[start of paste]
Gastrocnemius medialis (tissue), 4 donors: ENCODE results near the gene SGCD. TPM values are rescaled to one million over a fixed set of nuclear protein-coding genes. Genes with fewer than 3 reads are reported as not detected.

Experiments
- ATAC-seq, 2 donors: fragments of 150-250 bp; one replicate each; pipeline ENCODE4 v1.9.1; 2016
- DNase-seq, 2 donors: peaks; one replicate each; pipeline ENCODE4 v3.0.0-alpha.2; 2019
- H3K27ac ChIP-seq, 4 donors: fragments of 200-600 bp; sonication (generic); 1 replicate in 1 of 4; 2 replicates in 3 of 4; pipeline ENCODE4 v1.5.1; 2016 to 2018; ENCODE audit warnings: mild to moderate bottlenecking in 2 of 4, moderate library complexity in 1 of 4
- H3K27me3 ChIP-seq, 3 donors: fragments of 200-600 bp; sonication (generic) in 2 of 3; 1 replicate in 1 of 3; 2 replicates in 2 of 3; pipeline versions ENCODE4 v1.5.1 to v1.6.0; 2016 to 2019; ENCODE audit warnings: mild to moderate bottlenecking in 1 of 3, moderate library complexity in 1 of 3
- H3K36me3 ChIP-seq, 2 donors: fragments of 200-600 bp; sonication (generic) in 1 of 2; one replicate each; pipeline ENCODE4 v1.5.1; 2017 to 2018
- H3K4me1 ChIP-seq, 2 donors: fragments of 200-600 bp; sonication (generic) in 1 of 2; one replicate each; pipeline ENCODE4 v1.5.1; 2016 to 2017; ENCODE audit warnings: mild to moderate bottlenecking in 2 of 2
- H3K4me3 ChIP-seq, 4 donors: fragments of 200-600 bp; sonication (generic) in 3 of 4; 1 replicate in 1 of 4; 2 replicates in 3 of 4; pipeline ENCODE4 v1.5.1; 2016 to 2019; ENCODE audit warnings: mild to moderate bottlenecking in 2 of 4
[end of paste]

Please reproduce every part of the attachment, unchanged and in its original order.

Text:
Gastrocnemius medialis (tissue), 4 donors: ENCODE results near the gene SGCD. TPM values are rescaled to one million over a fixed set of nuclear protein-coding genes. Genes with fewer than 3 reads are reported as not detected.

Experiments
- ATAC-seq, 2 donors: fragments of 150-250 bp; one replicate each; pipeline ENCODE4 v1.9.1; 2016
- DNase-seq, 2 donors: peaks; one replicate each; pipeline ENCODE4 v3.0.0-alpha.2; 2019
- H3K27ac ChIP-seq, 4 donors: fragments of 200-600 bp; sonication (generic); 1 replicate in 1 of 4; 2 replicates in 3 of 4; pipeline ENCODE4 v1.5.1; 2016 to 2018; ENCODE audit warnings: mild to moderate bottlenecking in 2 of 4, moderate library complexity in 1 of 4
- H3K27me3 ChIP-seq, 3 donors: fragments of 200-600 bp; sonication (generic) in 2 of 3; 1 replicate in 1 of 3; 2 replicates in 2 of 3; pipeline versions ENCODE4 v1.5.1 to v1.6.0; 2016 to 2019; ENCODE audit warnings: mild to moderate bottlenecking in 1 of 3, moderate library complexity in 1 of 3
- H3K36me3 ChIP-seq, 2 donors: fragments of 200-600 bp; sonication (generic) in 1 of 2; one replicate each; pipeline ENCODE4 v1.5.1; 2017 to 2018
- H3K4me1 ChIP-seq, 2 donors: fragments of 200-600 bp; sonication (generic) in 1 of 2; one replicate each; pipeline ENCODE4 v1.5.1; 2016 to 2017; ENCODE audit warnings: mild to moderate bottlenecking in 2 of 2
- H3K4me3 ChIP-seq, 4 donors: fragments of 200-600 bp; sonication (generic) in 3 of 4; 1 replicate in 1 of 4; 2 replicates in 3 of 4; pipeline ENCODE4 v1.5.1; 2016 to 2019; ENCODE audit warnings: mild to moderate bottlenecking in 2 of 4